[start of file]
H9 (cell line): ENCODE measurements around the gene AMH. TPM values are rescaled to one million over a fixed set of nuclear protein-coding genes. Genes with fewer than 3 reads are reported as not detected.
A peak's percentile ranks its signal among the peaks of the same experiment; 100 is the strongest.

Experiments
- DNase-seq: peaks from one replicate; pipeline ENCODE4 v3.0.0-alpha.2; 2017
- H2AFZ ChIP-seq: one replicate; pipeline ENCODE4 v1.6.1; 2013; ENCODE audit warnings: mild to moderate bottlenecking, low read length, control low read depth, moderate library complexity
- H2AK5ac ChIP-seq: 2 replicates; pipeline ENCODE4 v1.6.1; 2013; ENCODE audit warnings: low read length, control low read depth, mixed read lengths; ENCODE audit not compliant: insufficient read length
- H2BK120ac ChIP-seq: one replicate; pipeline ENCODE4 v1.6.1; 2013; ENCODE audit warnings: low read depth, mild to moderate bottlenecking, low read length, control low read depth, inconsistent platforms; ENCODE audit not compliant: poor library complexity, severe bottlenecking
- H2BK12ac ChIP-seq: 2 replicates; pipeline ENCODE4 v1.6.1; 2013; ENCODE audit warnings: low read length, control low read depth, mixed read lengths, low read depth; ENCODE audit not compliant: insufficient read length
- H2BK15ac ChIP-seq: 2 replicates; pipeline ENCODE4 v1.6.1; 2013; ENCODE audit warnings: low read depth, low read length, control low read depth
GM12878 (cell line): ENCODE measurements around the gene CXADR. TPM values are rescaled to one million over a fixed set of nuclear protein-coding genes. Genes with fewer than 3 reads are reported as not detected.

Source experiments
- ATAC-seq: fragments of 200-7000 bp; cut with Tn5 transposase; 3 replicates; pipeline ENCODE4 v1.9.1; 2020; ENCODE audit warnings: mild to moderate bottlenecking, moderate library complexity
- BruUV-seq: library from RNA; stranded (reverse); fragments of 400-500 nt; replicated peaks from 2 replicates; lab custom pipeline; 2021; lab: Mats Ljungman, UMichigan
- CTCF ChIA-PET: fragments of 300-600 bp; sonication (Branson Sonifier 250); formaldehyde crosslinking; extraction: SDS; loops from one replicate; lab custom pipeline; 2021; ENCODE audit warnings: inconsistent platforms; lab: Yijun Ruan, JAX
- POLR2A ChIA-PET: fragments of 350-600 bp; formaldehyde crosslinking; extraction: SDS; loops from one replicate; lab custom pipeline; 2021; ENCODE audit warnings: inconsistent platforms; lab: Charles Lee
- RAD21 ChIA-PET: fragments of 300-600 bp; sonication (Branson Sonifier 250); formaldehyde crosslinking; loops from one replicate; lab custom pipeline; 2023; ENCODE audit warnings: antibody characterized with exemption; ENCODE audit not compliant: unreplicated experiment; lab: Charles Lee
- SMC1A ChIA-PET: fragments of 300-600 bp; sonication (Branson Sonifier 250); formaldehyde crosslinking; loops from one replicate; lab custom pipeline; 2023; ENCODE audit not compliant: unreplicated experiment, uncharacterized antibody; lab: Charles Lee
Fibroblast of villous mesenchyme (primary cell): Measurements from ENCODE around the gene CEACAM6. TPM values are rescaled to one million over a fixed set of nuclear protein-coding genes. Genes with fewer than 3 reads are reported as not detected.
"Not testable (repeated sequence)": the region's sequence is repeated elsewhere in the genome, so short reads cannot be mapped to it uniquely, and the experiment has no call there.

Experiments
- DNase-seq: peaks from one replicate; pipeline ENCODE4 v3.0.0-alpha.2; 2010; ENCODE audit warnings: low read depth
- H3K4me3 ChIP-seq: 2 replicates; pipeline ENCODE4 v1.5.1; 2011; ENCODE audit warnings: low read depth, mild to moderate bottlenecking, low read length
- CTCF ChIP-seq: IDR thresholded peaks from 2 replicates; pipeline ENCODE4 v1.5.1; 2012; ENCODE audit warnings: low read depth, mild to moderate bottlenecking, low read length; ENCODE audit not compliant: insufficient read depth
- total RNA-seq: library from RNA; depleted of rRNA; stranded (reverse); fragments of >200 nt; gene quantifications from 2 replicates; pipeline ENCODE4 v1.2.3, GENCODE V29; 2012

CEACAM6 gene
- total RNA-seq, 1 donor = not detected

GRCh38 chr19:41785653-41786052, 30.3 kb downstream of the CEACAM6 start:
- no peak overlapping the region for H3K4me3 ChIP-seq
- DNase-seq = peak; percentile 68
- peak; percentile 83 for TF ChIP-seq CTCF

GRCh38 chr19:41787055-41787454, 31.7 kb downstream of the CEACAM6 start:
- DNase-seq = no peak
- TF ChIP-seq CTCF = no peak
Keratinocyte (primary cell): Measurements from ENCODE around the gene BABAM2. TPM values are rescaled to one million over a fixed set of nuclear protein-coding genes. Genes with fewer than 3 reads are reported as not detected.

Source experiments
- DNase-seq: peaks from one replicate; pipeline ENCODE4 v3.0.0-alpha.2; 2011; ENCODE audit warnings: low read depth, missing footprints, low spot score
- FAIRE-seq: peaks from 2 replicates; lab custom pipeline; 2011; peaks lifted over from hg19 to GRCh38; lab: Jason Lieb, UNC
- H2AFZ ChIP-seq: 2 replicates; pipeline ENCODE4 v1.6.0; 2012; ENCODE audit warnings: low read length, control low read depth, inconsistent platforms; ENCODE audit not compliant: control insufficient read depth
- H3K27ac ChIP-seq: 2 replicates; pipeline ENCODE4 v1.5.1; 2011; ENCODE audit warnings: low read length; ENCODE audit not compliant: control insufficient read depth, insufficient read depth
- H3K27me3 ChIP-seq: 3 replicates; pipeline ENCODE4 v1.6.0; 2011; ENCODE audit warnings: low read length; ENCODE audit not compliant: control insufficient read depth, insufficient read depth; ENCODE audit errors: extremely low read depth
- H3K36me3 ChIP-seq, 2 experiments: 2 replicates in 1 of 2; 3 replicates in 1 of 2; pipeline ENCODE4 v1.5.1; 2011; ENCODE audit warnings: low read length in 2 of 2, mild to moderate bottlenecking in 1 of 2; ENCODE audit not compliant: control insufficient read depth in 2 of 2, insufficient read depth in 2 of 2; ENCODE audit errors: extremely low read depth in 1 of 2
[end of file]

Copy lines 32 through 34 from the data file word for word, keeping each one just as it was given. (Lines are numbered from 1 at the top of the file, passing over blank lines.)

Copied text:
- DNase-seq = no peak
- TF ChIP-seq CTCF = no peak
Keratinocyte (primary cell): Measurements from ENCODE around the gene BABAM2. TPM values are rescaled to one million over a fixed set of nuclear protein-coding genes. Genes with fewer than 3 reads are reported as not detected.